Geographical Distribution of Protestants and Catholics (1890)
This map shows why Catholics in the German Empire [Reich] felt marginalized – figuratively and literally. Areas in which Catholics constituted a high proportion of the population included most of Bavaria, the Rhineland, and the provinces (Alsace, Lorraine) taken from France in 1871. In the east, a more heterogeneous mix of confessions reflected the interpenetration of ethnic Germans and Poles. Because Catholics were most prevalent in these “borderlands,” it was all the easier for Bismarck and German liberals to stigmatize them as “enemies of the Empire" [Reichsfeinde]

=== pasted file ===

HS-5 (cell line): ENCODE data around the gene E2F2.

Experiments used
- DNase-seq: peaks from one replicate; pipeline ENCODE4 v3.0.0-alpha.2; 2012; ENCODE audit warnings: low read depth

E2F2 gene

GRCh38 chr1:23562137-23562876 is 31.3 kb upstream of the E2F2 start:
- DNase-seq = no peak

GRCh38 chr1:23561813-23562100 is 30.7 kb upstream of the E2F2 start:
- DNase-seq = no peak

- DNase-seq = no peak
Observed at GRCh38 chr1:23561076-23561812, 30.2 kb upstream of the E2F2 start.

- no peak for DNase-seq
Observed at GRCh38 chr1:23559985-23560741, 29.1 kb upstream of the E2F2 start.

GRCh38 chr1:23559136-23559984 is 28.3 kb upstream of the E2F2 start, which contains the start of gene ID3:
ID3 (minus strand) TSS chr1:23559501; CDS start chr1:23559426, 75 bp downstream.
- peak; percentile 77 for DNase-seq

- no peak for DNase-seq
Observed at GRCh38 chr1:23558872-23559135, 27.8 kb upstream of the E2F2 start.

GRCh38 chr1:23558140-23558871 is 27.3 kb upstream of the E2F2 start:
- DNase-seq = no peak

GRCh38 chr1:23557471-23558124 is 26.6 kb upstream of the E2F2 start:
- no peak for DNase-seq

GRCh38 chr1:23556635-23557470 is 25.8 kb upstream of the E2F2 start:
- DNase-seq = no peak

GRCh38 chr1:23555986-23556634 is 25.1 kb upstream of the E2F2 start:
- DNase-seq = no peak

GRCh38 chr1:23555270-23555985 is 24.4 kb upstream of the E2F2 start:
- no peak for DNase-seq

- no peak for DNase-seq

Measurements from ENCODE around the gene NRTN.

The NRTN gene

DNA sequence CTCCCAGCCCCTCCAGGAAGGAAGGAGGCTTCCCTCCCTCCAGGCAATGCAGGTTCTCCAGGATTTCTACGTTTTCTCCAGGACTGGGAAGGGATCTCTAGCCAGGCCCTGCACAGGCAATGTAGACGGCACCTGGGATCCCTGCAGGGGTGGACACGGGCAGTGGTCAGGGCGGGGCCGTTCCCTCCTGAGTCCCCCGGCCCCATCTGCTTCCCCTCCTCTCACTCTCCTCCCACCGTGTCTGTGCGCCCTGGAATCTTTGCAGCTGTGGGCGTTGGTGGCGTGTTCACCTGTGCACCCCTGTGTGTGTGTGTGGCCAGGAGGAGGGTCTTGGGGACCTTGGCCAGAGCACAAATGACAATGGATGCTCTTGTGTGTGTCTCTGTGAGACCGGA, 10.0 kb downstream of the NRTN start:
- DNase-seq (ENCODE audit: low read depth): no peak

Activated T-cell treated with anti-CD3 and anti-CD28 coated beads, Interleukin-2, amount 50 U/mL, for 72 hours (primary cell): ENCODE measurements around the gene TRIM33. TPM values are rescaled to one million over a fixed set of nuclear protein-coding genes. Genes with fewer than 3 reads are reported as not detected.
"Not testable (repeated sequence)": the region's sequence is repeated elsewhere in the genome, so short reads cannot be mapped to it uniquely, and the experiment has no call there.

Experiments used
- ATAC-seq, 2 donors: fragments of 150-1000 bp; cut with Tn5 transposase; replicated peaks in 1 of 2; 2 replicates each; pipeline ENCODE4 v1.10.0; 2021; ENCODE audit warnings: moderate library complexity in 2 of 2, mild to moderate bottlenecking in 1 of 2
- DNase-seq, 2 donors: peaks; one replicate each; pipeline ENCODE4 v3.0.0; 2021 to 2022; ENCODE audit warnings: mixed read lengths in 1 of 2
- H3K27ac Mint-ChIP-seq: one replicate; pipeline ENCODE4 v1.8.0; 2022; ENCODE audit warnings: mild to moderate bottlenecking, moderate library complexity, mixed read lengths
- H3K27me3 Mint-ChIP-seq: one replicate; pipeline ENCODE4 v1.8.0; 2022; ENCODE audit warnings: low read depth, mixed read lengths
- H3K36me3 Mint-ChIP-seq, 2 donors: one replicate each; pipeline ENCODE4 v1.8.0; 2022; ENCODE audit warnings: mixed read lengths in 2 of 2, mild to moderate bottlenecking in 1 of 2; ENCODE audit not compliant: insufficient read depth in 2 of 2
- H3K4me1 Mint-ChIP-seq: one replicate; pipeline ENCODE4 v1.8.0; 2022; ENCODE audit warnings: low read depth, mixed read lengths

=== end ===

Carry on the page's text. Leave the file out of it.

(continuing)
Source: Meyers Kleines Konversationslexikon. Leipzig and Vienna, 1908, vol. 2, pp. 332-33; reproduced in Helmut Walser Smith, German Nationalism and Religious Conflict: Culture, Ideology, Politics, 1870-1914. Princeton: Princeton University Press, 1995, pp. 2-3.